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Jim Causley Buick

Reading preparation begins with first book


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January 17, 2013
Q. am a mother of twin preschoolers seeking knowledge on the early phases of reading and writing.

A.Preparing a child to read and write begins with the first book read in infancy. From that point, children need experiences to foster oral language, content knowledge, literacy skills and thinking.

Q.What understandings and skills does my child need when learning to read?

A. Print conventions: reading left to right and top to bottom, spaces between words, using upper and lower case letters, and punctuation.

Alphabet and phonological awareness: translating letters into sounds.

Oral language: oral vocabulary and background knowledge, access to interesting books .

Q. What understandings and skills does my child need when reading to learn?

A. Good decoding skills, good oral language, solid background knowledge, and reasoning skills.

Oral vocabulary and other oral language skills: understanding that a word can have 2 different meanings, skill with grammar and syntax, and good language skills.

Background knowledge: Reading informational texts helps children prepare for reading to learn along with a variety of family experiences.

Reasoning: Using background knowledge in conjunction with information provided in a text and illustrations.

Q. How can I help improve my child’s reading comprehension?

A. Reading comprehension is the most important goal; reasoning should be used to fill in the gaps.

Choose books with appropriate complexity and interest, a richness of language, diversity and appropriate illustrations. To promote interest, stories should not be too complex, but should provide new information and wonder. The plot should be complex and describe mental states of characters.

To support reading comprehension:

Introduce the story to promote interest.

Use voice, gesture, pacing, gaze, and expression.

Point to illustrations.

Provide comprehension asides: talk about feelings of characters and ask or answer questions.

Respond to questions and comments; avoid long discussion during first reading of story. This causes a break in the understanding.

Engaging in discussion after reading deepens understanding and helps maintain the flow of the story.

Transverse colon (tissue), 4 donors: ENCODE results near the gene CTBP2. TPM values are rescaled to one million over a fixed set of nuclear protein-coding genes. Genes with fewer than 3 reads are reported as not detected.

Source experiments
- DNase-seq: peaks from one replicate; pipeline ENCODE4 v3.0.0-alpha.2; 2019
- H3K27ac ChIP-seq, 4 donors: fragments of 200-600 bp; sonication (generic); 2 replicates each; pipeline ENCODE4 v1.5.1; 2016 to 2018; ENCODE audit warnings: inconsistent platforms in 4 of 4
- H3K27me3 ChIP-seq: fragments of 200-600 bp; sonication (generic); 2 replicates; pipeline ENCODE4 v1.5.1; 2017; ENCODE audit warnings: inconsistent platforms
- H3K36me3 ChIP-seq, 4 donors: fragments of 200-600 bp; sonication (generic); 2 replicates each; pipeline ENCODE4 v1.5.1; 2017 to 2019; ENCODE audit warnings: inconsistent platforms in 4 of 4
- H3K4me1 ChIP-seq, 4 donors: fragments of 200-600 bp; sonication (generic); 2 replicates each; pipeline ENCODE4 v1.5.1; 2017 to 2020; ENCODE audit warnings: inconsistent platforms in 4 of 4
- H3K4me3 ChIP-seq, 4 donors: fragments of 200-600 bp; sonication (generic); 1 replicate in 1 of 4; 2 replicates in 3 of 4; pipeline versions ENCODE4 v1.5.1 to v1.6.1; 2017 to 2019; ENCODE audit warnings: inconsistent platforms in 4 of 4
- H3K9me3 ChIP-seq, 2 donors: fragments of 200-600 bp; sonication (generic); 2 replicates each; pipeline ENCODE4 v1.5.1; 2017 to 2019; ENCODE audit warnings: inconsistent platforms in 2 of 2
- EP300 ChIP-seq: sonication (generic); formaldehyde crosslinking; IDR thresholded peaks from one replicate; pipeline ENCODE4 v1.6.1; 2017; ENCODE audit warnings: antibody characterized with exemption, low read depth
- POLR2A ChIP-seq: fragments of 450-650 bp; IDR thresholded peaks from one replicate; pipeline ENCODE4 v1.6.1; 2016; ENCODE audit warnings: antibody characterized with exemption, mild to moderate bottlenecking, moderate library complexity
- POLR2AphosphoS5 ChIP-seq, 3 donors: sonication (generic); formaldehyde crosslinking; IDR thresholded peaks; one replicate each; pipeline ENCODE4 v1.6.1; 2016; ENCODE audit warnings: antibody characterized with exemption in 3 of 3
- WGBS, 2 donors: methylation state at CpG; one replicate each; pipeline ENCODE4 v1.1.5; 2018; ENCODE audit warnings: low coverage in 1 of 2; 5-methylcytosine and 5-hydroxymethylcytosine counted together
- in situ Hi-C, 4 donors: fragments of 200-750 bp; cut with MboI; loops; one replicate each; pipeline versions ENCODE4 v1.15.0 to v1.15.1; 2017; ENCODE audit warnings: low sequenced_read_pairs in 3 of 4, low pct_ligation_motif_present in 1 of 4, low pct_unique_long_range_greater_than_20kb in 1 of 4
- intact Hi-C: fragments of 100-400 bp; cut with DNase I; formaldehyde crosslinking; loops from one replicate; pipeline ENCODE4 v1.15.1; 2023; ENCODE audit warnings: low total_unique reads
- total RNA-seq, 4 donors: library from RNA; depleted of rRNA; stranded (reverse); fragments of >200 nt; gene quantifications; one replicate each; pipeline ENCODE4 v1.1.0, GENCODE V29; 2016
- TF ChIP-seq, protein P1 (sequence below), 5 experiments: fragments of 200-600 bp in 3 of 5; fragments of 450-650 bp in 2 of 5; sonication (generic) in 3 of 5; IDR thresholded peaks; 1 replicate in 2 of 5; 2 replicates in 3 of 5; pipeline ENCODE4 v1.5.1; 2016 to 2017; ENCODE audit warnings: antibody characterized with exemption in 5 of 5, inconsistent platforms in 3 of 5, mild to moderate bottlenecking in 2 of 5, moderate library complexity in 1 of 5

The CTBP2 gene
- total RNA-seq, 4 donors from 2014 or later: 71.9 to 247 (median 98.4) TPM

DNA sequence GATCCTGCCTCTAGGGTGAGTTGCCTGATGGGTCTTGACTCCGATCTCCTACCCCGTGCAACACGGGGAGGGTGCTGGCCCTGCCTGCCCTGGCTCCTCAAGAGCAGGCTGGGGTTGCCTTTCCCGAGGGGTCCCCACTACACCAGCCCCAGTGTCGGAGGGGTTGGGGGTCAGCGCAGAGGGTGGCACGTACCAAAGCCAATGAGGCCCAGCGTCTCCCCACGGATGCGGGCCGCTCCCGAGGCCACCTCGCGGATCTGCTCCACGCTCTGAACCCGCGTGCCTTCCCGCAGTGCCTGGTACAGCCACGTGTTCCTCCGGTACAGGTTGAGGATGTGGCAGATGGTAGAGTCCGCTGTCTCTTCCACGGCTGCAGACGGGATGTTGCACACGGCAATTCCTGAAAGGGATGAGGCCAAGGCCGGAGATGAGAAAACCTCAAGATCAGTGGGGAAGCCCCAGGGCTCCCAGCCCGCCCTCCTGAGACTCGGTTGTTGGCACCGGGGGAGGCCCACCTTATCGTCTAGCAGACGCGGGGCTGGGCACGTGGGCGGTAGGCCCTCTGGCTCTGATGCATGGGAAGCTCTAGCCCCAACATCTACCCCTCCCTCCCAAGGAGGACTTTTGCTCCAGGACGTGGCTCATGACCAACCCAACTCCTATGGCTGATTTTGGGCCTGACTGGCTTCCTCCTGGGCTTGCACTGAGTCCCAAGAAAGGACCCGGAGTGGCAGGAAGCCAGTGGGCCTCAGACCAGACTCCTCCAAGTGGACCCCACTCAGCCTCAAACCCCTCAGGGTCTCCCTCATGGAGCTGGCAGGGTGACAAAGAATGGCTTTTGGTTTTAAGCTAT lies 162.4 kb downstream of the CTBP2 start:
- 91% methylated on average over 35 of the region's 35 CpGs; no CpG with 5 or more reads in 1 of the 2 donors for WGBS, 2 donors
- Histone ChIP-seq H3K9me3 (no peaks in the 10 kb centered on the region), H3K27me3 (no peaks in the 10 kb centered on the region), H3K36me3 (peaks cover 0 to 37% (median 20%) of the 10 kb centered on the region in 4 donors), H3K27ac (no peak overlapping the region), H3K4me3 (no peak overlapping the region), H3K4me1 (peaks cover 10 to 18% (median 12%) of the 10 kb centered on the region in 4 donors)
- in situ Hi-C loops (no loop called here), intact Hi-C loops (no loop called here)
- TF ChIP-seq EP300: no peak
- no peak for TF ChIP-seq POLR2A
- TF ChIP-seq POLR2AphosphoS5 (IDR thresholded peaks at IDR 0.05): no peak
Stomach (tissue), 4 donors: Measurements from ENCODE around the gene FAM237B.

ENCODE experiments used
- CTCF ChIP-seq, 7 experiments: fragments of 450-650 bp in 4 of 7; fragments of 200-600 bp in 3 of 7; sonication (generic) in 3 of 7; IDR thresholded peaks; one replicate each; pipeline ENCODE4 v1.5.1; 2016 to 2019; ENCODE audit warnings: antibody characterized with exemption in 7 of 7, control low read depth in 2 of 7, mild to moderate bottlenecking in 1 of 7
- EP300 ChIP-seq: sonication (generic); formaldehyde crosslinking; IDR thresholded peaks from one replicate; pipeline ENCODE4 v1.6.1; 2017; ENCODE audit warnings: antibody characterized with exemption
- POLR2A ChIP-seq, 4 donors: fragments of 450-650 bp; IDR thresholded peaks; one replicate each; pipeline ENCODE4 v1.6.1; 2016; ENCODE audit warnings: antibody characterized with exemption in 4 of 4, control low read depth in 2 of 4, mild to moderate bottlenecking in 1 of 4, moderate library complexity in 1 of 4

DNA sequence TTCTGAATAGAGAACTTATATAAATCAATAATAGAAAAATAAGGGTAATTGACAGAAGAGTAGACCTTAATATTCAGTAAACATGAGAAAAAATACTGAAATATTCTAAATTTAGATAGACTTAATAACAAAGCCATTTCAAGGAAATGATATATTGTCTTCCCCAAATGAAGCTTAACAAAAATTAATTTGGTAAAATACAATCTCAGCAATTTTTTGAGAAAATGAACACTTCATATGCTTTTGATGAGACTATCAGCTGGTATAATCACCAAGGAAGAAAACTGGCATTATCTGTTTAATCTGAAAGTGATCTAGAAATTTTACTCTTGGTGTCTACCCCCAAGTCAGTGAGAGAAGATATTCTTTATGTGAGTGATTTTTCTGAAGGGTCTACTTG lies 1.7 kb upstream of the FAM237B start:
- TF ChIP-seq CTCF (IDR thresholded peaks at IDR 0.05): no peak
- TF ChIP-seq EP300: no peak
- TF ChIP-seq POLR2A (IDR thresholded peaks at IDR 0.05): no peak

Support vocabulary by selecting words that if not understood decrease comprehension of story.

Read over and over to give time to absorb the information.

Ask inferential questions —without adult help, children won’t engage in reasoning.

Q. What skills are needed to improve my child’s literacy development?

A. Alphabet knowledge: upper and lower case visual recognition, recognizing letters in a variety of fonts, comparing similarities of letters rather than isolated letter study.

Phonological awareness: Recognition of syllables, beginning sounds, rhyming, substituting letters, distinction between starting letter and starting sound.

Print conventions and functions: Rules for organizing and using print, recognizing variety of print materials and their purpose.

Read signs, lists, charts

Write with children — cards, notes, labels

What are the early phases of writing?

Pre-representational (infants and toddlers) — marks are not intended to convey a message.

Intentional representation with multi-symbol systems (3 to 4 year olds) — marks convey meaning, but children convey much of the meaning orally.

Intentional representation with more balanced symbol meaning (4 -5 year olds) — drawing conveys more meaning, writing is in more letter form, and there is importance of “saying” full meaning.

Q. How can I make sure my child has a good start to writing?

A. Read to young children.

Expose children to a range of purposes for writing: menus, lists, signs, greetings, stories, poetry, labels. Children should be highly motivated to write regardless of skill level.

Provide mark making opportunities early: scribble writing and pictures lead to attributing meaning.

Talk with children about their writing and drawing; they will learn oral language and message creation.

Keep the focus on meaning of the drawing/writing. Meaning needs to be balanced with code-based skills such as letter sounds and handwriting skills.

References used were: Schickedanz, J.A. & M.F. Collins. 2013. “So Much More than the ABCs” and “The Early Phases of Reading and Writing” Washington D.C., National Association for the Education of Young Children.

Sharp is the director at Assumption Nursery School & Toddler Center.

The Family Center serves as the community’s hub for information, resources and referral for both families and professionals. It is a non-profit organization founded to promote understanding of the role of parents and others in supporting youth.

All gifts are tax-deductible. To volunteer or contribute, visit familycenterweb.org or call (313) 432-3832.

E-mail questions and requests to info@family

centerweb.org or write to: The Family Center, 20090 Morningside Drive, Grosse Pointe Woods, MI 48236.

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